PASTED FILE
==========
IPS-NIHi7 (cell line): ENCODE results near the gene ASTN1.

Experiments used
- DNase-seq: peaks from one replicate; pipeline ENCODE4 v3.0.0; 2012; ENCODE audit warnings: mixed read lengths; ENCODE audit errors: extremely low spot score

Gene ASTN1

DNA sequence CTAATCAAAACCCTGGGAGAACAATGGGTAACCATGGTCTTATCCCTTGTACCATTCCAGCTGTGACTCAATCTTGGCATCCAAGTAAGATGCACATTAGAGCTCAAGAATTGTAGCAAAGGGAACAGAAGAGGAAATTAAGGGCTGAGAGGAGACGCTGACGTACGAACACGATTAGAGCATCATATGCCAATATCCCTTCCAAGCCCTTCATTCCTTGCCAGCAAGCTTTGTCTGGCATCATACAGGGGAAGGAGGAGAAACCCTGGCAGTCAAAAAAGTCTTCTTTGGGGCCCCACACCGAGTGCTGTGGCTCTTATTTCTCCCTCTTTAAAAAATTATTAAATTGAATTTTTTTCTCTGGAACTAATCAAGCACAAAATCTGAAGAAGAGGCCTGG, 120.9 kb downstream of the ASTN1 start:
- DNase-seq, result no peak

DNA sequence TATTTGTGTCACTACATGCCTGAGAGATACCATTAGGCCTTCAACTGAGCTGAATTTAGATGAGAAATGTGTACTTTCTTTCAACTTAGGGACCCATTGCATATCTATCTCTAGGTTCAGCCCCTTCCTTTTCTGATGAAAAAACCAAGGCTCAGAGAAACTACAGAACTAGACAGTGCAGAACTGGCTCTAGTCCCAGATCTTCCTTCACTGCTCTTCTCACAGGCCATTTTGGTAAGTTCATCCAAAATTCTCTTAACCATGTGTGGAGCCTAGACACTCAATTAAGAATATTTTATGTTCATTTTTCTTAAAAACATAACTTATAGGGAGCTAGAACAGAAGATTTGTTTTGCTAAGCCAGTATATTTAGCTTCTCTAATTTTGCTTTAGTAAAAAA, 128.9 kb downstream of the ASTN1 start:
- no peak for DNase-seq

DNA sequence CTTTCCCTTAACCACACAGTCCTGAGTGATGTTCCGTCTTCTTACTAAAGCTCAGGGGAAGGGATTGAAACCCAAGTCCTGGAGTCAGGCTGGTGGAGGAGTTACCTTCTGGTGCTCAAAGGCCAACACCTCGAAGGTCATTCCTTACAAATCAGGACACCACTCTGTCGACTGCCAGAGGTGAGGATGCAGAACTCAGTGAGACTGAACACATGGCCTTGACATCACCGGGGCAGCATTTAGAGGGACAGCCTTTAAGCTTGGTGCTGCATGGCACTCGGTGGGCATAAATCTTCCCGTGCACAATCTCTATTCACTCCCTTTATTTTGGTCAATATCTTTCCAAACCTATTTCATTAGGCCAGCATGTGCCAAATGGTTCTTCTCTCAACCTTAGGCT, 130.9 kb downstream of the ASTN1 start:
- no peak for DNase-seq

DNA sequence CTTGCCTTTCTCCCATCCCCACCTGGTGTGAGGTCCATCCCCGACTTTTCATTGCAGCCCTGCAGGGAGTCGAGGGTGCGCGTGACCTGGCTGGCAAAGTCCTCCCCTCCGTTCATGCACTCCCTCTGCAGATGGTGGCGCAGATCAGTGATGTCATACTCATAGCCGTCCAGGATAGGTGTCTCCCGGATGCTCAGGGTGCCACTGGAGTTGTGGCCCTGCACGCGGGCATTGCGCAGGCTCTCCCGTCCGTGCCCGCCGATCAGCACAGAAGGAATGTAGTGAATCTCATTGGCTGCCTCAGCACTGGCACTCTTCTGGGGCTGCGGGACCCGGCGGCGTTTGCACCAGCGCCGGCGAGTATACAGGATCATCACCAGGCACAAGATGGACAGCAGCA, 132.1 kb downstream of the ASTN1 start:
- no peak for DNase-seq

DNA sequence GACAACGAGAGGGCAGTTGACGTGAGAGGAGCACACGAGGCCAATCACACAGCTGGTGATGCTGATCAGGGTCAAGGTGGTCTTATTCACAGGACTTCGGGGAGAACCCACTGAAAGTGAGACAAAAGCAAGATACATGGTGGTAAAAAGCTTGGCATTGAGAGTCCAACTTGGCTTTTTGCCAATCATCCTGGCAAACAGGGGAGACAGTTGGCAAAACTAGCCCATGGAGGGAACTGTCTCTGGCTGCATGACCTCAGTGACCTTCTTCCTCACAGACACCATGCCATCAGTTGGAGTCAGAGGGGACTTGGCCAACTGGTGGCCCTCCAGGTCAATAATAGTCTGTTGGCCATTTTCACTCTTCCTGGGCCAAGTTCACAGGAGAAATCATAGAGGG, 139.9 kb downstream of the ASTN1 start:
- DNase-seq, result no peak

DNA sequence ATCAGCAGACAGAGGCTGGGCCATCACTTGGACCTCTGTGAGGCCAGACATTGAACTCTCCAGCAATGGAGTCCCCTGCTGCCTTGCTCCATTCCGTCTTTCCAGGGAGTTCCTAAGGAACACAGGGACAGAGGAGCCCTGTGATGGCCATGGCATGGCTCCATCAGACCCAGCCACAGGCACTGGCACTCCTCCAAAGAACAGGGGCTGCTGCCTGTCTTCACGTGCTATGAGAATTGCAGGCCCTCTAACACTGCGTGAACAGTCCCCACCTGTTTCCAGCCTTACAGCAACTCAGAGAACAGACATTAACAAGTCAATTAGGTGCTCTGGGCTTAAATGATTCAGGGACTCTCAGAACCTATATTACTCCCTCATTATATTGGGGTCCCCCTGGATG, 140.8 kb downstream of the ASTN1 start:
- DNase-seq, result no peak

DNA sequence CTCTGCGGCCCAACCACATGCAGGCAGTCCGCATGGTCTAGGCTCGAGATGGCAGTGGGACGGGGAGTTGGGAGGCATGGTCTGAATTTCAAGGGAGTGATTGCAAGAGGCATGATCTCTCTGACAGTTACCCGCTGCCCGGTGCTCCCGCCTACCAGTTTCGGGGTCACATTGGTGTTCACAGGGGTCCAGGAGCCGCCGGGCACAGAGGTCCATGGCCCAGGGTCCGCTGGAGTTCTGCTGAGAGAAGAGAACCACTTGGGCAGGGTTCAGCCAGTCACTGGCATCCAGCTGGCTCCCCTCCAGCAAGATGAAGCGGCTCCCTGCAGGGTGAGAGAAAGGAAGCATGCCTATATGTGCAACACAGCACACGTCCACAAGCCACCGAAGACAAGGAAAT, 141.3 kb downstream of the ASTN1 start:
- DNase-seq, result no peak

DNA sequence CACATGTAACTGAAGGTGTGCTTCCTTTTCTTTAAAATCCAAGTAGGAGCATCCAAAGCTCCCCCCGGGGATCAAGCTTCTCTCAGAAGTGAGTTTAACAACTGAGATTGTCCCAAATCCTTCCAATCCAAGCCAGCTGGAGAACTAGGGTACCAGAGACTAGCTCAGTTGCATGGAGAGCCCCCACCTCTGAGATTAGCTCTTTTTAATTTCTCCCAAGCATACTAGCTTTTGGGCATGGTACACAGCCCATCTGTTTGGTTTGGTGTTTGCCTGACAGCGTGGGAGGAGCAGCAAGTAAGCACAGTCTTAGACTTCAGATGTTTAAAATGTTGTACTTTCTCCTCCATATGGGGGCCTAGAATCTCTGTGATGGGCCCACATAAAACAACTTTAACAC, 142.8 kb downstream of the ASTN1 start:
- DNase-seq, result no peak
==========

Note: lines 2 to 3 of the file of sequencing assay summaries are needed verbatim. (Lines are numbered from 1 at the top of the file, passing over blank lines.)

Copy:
Experiments used
- DNase-seq: peaks from one replicate; pipeline ENCODE4 v3.0.0; 2012; ENCODE audit warnings: mixed read lengths; ENCODE audit errors: extremely low spot score